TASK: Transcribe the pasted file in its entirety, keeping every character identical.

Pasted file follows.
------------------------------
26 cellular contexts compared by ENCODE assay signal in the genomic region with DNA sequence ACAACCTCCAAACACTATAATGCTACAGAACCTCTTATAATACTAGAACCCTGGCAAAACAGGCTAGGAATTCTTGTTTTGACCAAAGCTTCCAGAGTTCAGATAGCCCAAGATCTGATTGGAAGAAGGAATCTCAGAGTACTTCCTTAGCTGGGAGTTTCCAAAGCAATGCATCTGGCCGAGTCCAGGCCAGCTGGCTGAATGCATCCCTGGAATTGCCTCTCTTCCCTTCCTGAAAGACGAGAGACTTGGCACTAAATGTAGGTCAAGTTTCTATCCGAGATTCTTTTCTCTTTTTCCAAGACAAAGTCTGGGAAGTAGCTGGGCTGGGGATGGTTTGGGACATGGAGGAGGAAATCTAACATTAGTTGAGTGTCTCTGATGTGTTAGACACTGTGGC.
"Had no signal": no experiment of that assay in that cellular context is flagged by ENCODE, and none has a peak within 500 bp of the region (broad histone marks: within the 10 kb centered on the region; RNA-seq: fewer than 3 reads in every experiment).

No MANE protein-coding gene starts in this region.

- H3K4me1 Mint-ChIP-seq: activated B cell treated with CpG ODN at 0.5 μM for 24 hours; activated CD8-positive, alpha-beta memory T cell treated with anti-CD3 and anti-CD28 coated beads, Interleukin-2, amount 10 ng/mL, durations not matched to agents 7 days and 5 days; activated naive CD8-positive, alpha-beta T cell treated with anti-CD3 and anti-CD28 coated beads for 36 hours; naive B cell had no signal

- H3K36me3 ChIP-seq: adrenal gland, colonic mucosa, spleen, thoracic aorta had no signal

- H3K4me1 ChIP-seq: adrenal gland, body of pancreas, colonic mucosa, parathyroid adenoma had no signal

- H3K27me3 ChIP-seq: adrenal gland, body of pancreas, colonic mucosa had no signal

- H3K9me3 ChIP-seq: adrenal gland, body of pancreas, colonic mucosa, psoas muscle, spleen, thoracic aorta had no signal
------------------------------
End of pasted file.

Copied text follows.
26 cellular contexts compared by ENCODE assay signal in the genomic region with DNA sequence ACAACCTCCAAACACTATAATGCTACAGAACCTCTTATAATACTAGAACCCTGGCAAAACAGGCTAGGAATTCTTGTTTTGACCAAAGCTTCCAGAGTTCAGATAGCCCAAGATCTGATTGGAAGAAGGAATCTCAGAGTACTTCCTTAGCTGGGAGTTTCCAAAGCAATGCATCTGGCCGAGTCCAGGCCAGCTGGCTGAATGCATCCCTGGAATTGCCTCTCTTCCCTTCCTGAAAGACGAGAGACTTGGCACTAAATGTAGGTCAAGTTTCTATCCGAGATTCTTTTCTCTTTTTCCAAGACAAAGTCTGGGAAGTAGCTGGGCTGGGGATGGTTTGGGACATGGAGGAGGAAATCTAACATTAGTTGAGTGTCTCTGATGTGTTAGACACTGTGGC.
"Had no signal": no experiment of that assay in that cellular context is flagged by ENCODE, and none has a peak within 500 bp of the region (broad histone marks: within the 10 kb centered on the region; RNA-seq: fewer than 3 reads in every experiment).

No MANE protein-coding gene starts in this region.

- H3K4me1 Mint-ChIP-seq: activated B cell treated with CpG ODN at 0.5 μM for 24 hours; activated CD8-positive, alpha-beta memory T cell treated with anti-CD3 and anti-CD28 coated beads, Interleukin-2, amount 10 ng/mL, durations not matched to agents 7 days and 5 days; activated naive CD8-positive, alpha-beta T cell treated with anti-CD3 and anti-CD28 coated beads for 36 hours; naive B cell had no signal

- H3K36me3 ChIP-seq: adrenal gland, colonic mucosa, spleen, thoracic aorta had no signal

- H3K4me1 ChIP-seq: adrenal gland, body of pancreas, colonic mucosa, parathyroid adenoma had no signal

- H3K27me3 ChIP-seq: adrenal gland, body of pancreas, colonic mucosa had no signal

- H3K9me3 ChIP-seq: adrenal gland, body of pancreas, colonic mucosa, psoas muscle, spleen, thoracic aorta had no signal